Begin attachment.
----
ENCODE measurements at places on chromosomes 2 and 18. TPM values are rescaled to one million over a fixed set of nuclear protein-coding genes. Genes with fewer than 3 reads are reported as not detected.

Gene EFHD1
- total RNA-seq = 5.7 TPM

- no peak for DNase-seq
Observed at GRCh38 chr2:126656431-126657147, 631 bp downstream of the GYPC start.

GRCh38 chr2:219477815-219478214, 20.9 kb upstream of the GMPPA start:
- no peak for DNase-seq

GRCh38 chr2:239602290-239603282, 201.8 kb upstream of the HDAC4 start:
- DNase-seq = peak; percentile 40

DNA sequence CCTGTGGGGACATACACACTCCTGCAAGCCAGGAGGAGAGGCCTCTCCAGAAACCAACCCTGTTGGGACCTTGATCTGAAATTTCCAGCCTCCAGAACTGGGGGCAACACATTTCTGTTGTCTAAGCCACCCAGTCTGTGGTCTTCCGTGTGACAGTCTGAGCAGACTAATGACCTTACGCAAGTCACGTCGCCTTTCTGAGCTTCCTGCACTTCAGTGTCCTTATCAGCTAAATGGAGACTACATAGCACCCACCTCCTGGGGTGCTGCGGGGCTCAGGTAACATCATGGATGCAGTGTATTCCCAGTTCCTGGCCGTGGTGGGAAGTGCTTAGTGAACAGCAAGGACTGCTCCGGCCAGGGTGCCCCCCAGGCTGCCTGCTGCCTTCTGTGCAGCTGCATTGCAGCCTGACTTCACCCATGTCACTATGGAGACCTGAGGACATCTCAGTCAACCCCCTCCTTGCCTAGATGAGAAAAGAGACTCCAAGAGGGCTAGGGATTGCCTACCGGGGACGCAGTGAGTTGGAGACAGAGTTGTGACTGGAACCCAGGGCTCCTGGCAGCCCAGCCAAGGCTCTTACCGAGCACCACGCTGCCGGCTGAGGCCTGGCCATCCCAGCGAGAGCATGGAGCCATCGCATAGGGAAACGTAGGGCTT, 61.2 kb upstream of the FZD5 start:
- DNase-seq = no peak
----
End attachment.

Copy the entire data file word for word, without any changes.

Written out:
ENCODE measurements at places on chromosomes 2 and 18. TPM values are rescaled to one million over a fixed set of nuclear protein-coding genes. Genes with fewer than 3 reads are reported as not detected.

Gene EFHD1
- total RNA-seq = 5.7 TPM

- no peak for DNase-seq
Observed at GRCh38 chr2:126656431-126657147, 631 bp downstream of the GYPC start.

GRCh38 chr2:219477815-219478214, 20.9 kb upstream of the GMPPA start:
- no peak for DNase-seq

GRCh38 chr2:239602290-239603282, 201.8 kb upstream of the HDAC4 start:
- DNase-seq = peak; percentile 40

DNA sequence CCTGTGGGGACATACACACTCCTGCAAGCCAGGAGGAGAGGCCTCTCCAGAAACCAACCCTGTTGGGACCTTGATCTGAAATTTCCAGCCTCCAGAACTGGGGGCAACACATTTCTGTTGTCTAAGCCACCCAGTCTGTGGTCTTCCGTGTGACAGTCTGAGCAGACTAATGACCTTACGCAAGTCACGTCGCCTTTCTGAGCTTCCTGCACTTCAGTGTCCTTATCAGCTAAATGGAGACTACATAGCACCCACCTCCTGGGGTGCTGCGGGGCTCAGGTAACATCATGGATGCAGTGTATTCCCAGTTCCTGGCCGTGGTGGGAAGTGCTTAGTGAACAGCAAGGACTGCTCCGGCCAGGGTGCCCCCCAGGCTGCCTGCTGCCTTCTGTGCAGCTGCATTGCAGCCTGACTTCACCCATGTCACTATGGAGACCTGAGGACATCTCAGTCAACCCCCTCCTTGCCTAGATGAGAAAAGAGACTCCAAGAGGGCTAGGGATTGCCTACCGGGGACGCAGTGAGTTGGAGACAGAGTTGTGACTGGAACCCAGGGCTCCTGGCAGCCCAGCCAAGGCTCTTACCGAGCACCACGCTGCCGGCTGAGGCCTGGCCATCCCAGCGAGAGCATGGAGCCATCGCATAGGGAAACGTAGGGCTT, 61.2 kb upstream of the FZD5 start:
- DNase-seq = no peak